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Drought Shrinks Mangoes,Growers Fret Worries

Published: 21st April 2016 05:12 AM  |   Last Updated: 21st April 2016 05:13 AM   |  A+A-

BENGALURU: It’s quite a weighty issue for mango growers this year. The absence of pre-monsoon showers has shrunk the size of mangoes in parts of Karnataka.

In some places, mangoes are even falling off trees even before they turn ripe. The reduction in quantity and quality has left mango growers very disappointed.

Karnataka is among the top mango-growing states in the country. Mango is cultivated in 1.7 lakh hectares in 16 districts, including Kolar, Chikkaballapur, Dharwad and Ramanagaram.

According to Parashivamurthy, additional director (flowers and fruits), Horticulture Department, last year, the state registered a total yield of six lakh tonnes of mangoes.

This year, officials are expecting a yield of eight lakh tonnes with a slight variation.

Drought.JPG“This year the size of mangoes will be reduced by 50-100 gm per fruit. This is the season for fruit maturation. Only if there are one or two showers will the size of the fruit increase. As there is no sign of rain and with the excess heat, the size of the fruit will be low. However, the taste will not vary much,” said Parashivamurthy.

Dr S V Hittalmani, former additional director and adviser in the department, said, “During this time, the crop needs rain and water. Or else, not just the size, but the quality of mangoes will also reduce and farmers will not get a good price.”

In some areas, due to lack of water and moisture in the soil, raw mangoes are falling off trees. Once they fall, the fruit gets spoiled, he added.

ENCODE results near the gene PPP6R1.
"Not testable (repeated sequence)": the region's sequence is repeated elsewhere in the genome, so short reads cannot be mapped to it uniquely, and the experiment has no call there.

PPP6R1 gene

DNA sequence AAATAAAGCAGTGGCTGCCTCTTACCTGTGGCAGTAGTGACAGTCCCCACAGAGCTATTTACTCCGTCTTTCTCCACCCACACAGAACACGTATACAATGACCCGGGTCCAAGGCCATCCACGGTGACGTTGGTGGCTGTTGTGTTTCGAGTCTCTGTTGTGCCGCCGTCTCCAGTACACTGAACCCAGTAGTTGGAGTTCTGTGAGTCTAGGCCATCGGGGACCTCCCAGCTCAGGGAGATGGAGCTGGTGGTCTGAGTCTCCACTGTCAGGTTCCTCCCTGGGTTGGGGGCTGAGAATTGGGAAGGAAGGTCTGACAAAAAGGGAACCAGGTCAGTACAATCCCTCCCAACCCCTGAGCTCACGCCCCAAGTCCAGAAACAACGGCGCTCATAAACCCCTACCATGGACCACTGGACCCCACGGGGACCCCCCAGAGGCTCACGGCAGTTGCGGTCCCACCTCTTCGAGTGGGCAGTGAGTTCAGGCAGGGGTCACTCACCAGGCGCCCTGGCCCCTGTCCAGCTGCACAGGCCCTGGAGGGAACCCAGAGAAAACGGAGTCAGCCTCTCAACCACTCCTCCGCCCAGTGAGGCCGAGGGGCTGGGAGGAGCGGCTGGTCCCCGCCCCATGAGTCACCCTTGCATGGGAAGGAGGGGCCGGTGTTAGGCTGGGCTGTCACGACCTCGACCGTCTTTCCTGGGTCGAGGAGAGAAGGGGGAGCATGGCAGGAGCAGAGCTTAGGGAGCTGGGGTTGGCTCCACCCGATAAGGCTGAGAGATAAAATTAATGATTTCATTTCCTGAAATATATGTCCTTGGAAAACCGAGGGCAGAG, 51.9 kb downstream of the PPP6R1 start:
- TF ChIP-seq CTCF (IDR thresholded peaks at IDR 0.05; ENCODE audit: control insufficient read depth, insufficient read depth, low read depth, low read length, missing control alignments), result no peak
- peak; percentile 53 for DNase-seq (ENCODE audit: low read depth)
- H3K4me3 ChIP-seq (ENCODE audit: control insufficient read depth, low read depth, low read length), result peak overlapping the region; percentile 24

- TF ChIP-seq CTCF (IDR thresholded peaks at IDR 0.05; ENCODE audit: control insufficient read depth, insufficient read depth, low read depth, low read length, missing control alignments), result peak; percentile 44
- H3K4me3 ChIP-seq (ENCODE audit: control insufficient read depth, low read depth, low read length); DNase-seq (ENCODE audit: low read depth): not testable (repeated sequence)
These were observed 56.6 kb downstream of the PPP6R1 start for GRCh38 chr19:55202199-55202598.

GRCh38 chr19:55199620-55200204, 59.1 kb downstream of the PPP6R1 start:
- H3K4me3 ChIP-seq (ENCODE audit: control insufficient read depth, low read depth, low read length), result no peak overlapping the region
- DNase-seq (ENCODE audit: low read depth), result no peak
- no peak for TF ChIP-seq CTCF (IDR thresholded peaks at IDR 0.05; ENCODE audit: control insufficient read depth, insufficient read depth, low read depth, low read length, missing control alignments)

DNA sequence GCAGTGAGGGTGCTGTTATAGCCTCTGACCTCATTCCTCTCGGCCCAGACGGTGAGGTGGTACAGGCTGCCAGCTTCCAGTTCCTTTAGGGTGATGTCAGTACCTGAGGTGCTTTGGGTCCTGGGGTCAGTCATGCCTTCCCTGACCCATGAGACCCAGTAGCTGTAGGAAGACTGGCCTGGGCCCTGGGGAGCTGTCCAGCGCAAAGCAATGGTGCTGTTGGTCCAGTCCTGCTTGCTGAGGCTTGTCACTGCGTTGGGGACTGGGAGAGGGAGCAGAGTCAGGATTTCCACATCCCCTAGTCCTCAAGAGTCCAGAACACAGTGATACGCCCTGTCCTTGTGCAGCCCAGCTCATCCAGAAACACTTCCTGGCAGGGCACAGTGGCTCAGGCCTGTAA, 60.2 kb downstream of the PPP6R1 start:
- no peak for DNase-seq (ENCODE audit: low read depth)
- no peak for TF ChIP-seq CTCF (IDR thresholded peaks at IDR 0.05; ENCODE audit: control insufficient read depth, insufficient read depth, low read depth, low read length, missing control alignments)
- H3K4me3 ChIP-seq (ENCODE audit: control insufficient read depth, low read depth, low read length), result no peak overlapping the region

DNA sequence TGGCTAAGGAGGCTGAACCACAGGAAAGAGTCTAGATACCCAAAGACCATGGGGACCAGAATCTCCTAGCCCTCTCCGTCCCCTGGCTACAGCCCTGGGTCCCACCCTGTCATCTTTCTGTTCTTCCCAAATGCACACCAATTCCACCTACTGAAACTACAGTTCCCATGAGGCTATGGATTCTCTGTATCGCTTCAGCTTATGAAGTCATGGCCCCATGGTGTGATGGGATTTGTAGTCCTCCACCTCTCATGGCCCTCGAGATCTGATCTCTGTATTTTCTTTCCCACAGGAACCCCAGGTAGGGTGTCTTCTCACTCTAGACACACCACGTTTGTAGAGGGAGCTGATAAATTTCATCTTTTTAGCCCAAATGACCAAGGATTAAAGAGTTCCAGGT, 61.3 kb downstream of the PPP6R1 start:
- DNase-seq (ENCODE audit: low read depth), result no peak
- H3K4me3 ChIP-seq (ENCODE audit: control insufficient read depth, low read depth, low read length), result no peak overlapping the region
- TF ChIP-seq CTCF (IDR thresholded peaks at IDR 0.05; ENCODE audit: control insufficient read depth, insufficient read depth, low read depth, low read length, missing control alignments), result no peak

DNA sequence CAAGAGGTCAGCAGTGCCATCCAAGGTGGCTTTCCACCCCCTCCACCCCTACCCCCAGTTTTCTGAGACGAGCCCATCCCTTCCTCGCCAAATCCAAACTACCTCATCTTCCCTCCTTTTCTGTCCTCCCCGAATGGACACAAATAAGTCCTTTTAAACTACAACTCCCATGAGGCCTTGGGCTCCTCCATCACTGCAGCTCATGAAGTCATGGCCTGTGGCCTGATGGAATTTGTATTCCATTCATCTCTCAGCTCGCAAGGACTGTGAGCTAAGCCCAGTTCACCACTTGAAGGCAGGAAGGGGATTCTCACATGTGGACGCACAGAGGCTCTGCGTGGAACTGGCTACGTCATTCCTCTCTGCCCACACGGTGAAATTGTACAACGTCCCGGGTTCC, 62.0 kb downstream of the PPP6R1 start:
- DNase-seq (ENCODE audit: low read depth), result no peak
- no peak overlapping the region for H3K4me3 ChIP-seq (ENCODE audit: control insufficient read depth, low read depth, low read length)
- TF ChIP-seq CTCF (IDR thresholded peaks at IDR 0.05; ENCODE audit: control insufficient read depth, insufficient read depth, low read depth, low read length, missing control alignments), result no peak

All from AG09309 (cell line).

“In places like Chintamani, Kolar and Chikkaballapur, at least 10 per cent of raw mango crop has gone waste. Farmers are at the receiving end as all their efforts over the past one year will be lost. If it does not rain in the next 10 days, the situation will turn worse,” he said.

Prof Kulapati Hipparagi, Professor and Head, Department of Fruit Science, University of Horticultural Sciences, Bagalkot, said mango requires water from flowering to fruit stage. “Initially it will not be affected, but when the fruit starts growing, the stalk will not have the capacity to hold and will fall off. There will be no difference in the sugar content. But size matters to a lot for growers and buyers,” he said.

Madhu Kumar, who owns a mango farm at Kavanapura village, says he is worried that the fruit will be less juicy. “At least 40 per cent of the Sindhura and Badami mangoes has wilted and fallen. Last year, I got six tonnes of yield, but this year it will just be half of that,” he said. Jagadish, a fruit vendor at KR Market, agrees. “It’s a dry season for mangoes as people aren’t picking smaller fruit. The rate will therefore come down,” he said. 

‘Unfit for Export’: With the decrease in size and quality, mangoes grown in Karnataka may not be ideal for export. “The quality of mangoes is paramount and smaller ones are not qualified to be sent outside the country. This is very disappointing for growers,” Hittalmani said.

About 9k Tonnes Exported

There is no accurate data on the quantity of mangoes exported from Karnataka. Some fruits are taken to neighbouring states and then exported. According to a rough estimate, 9,000 tonnes of mangoes were exported last year, said an official in the Horticulture Department.

More from Karnataka.

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